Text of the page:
Bonus Blather

Once again politicians are trying to transform bankers into cartoonlike villains, responsible for every disaster that has befallen the U.S. economy for the last quarter-century.

President Obama is considering a tax on banks and financial service firms, and New York Attorney General Andrew Cuomo has asked several banks to turn over information about bonuses based on last year’s earnings.

The financial sector has responded defensively to the orchestrated public outcry. Goldman Sachs is considering a plan that would force executives to donate to various charities, a move that would fly in the face of traditional ideas of charitable giving. (Isn’t charity supposed to come from the heart, rather than from a mandate?) Other banks clearly are worried about public perceptions as they prepare to pay out bonuses to high-achieving employees.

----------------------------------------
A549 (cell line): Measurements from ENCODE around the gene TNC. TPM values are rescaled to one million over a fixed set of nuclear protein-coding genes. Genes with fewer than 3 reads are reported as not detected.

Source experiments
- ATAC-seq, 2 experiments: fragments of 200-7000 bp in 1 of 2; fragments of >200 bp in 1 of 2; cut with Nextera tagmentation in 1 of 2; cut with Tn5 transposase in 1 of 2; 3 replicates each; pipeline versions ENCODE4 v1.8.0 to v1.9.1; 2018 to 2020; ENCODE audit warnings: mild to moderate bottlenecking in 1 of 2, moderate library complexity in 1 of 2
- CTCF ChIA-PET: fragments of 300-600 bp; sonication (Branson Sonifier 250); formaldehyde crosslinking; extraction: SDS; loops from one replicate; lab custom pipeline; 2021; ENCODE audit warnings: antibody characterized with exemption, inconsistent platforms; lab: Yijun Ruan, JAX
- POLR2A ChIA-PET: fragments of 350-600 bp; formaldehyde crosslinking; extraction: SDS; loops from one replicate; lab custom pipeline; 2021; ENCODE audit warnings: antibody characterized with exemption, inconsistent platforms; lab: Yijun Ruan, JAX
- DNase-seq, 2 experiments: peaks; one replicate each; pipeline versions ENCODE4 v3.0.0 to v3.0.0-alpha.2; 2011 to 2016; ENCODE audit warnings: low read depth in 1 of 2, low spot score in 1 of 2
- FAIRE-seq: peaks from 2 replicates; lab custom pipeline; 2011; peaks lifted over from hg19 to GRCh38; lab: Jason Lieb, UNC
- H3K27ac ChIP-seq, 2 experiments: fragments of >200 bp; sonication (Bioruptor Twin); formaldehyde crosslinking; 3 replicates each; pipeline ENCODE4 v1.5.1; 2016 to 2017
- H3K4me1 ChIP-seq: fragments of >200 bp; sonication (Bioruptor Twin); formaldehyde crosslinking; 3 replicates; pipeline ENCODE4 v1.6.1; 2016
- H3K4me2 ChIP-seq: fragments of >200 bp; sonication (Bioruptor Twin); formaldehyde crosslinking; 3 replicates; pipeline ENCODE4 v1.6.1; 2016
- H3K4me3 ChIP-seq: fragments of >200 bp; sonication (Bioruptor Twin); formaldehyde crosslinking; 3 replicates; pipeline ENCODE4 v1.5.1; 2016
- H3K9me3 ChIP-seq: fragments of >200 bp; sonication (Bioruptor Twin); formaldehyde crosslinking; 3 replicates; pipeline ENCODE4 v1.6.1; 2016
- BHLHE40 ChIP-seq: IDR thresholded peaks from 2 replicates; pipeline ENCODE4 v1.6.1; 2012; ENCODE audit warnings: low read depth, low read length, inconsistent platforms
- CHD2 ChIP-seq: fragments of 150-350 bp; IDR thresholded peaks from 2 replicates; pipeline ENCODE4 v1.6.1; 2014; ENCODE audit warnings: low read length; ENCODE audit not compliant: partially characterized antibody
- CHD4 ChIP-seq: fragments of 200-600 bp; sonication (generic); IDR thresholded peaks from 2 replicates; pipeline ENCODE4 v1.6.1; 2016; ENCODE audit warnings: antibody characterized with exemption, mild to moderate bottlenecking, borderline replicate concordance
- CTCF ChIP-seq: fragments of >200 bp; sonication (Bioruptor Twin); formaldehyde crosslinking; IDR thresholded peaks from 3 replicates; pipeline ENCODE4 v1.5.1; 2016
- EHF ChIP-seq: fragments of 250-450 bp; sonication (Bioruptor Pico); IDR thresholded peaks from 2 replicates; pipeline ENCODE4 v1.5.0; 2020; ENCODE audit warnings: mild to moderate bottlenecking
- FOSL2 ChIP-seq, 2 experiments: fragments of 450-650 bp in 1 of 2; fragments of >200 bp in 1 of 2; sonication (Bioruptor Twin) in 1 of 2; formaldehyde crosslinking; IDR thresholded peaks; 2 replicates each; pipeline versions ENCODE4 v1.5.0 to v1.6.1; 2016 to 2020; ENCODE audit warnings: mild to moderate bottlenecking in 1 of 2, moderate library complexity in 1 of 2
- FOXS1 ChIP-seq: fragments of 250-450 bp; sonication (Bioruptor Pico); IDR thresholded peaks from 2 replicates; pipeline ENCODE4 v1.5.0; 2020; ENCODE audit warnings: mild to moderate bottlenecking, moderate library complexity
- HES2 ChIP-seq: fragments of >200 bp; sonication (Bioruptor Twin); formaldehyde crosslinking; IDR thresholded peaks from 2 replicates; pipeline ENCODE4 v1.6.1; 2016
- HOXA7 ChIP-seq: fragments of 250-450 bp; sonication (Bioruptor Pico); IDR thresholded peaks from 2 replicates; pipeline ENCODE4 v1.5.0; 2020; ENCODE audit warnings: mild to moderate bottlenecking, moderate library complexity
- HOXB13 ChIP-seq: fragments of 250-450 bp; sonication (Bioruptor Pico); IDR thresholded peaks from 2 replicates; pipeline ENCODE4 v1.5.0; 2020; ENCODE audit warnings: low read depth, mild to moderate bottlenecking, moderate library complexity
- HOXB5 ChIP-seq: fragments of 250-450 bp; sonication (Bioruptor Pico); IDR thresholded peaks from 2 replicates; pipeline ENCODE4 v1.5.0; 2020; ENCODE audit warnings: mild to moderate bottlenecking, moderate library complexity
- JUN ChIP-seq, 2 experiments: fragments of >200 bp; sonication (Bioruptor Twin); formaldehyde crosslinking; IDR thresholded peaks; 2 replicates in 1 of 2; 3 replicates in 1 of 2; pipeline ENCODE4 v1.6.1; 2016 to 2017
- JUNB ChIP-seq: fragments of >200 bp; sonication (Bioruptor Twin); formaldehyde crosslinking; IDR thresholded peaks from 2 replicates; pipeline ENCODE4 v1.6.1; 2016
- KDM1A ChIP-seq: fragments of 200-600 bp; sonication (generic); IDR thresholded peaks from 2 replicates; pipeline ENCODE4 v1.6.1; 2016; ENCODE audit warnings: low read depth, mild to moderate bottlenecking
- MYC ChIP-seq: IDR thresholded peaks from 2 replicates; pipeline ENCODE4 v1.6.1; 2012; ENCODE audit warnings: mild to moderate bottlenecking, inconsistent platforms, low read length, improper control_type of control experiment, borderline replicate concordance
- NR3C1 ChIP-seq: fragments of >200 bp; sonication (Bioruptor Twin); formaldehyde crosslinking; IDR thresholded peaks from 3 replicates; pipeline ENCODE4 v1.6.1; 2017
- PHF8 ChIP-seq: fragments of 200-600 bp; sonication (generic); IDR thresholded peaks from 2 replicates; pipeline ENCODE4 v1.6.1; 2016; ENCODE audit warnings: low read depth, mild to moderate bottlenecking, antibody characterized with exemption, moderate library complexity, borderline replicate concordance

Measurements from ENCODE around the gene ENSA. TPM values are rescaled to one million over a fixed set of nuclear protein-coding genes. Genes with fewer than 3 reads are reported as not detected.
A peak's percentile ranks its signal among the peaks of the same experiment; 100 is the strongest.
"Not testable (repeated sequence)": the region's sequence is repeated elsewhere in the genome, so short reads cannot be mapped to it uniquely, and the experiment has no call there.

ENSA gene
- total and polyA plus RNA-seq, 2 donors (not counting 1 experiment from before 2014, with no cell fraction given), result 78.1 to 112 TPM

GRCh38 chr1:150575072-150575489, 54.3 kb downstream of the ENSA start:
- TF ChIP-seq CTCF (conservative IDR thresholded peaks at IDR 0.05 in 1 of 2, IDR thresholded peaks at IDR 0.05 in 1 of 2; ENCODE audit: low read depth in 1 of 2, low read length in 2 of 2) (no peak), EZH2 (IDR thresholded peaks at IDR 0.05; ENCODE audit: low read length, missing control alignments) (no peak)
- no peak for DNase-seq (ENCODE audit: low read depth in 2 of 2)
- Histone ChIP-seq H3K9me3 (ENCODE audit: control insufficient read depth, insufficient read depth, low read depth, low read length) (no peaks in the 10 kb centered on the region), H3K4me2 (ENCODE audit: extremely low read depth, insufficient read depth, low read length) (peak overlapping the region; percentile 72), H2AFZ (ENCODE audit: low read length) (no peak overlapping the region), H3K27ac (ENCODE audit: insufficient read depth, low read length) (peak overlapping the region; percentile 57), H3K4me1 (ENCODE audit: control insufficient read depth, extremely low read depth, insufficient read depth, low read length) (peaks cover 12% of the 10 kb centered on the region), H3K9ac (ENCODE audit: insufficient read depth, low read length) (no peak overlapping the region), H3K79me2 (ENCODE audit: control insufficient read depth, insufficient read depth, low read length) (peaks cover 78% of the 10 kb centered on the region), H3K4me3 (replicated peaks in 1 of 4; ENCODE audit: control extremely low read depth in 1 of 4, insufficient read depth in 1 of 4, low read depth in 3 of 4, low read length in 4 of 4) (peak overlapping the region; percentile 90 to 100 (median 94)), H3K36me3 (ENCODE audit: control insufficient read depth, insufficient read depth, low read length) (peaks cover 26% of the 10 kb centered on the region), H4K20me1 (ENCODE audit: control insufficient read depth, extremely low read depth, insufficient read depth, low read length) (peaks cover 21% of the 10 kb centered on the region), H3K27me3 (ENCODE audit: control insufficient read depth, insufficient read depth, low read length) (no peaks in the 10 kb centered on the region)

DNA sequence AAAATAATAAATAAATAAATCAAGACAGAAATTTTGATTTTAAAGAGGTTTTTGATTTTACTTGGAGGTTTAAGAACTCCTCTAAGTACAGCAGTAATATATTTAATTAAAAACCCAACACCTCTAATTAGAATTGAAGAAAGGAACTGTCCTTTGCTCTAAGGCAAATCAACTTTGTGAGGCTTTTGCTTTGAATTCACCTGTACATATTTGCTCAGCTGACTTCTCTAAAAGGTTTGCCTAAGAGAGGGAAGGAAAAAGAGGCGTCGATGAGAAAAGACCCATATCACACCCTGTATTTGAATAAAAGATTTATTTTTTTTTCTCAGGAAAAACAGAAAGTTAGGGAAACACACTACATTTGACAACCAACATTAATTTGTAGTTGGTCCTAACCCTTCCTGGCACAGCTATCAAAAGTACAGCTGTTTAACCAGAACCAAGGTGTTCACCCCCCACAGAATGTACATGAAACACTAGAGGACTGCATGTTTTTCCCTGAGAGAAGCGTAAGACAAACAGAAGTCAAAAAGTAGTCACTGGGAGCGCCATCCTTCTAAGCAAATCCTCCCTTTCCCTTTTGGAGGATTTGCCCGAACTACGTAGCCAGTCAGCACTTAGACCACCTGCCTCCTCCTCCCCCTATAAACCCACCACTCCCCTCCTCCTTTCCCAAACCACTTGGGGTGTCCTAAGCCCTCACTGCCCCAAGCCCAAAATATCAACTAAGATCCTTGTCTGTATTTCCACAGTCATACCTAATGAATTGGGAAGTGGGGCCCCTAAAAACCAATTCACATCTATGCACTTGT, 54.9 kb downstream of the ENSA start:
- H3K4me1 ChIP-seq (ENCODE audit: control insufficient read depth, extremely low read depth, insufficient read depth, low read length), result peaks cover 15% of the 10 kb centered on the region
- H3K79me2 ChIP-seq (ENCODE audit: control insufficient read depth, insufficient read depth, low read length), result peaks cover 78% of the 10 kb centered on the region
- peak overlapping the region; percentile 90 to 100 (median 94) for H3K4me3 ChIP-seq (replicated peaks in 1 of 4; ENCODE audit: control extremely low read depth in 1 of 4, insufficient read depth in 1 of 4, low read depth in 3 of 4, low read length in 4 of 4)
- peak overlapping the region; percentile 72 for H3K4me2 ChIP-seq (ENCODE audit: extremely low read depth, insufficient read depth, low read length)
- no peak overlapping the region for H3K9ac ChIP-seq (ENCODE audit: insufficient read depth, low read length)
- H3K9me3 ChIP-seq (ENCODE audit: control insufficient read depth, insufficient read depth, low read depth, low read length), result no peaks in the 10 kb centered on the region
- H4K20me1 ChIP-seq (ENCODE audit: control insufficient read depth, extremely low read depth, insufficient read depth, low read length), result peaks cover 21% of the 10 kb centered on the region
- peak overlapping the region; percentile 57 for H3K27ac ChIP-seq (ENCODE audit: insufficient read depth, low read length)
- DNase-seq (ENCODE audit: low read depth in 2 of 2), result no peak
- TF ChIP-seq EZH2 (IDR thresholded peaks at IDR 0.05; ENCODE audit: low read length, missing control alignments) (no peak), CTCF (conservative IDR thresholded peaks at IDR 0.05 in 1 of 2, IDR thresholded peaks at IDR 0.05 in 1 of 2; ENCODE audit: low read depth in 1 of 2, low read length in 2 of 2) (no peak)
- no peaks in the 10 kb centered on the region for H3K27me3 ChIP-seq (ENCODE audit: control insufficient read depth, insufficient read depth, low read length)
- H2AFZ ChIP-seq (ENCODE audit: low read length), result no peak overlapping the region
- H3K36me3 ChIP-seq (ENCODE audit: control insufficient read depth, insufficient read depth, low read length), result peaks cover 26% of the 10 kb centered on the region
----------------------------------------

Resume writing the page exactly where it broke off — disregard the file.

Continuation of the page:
This is insane. Bonuses should not be subject to regulation, they should not be subject to unfair taxation (as they are in Britain) and they should not be seen as something evil.

Unfortunately, political figures across the spectrum seem eager to point fingers at high achievers in the private sector.

People who live in the New York region should be cheering rather than snarling as Wall Street passes out rewards. A big bonus season can and will deliver benefits to the entire regional economy. Employees who get bonuses shouldn’t be made to feel guilty, any more than politicians feel guilty about getting taxpayer-supplied perks.

Bonus payouts are good for the economy. They create jobs at a time when jobs are scarce, and they create a demand for goods and services.
Isn’t that a good thing—for everybody?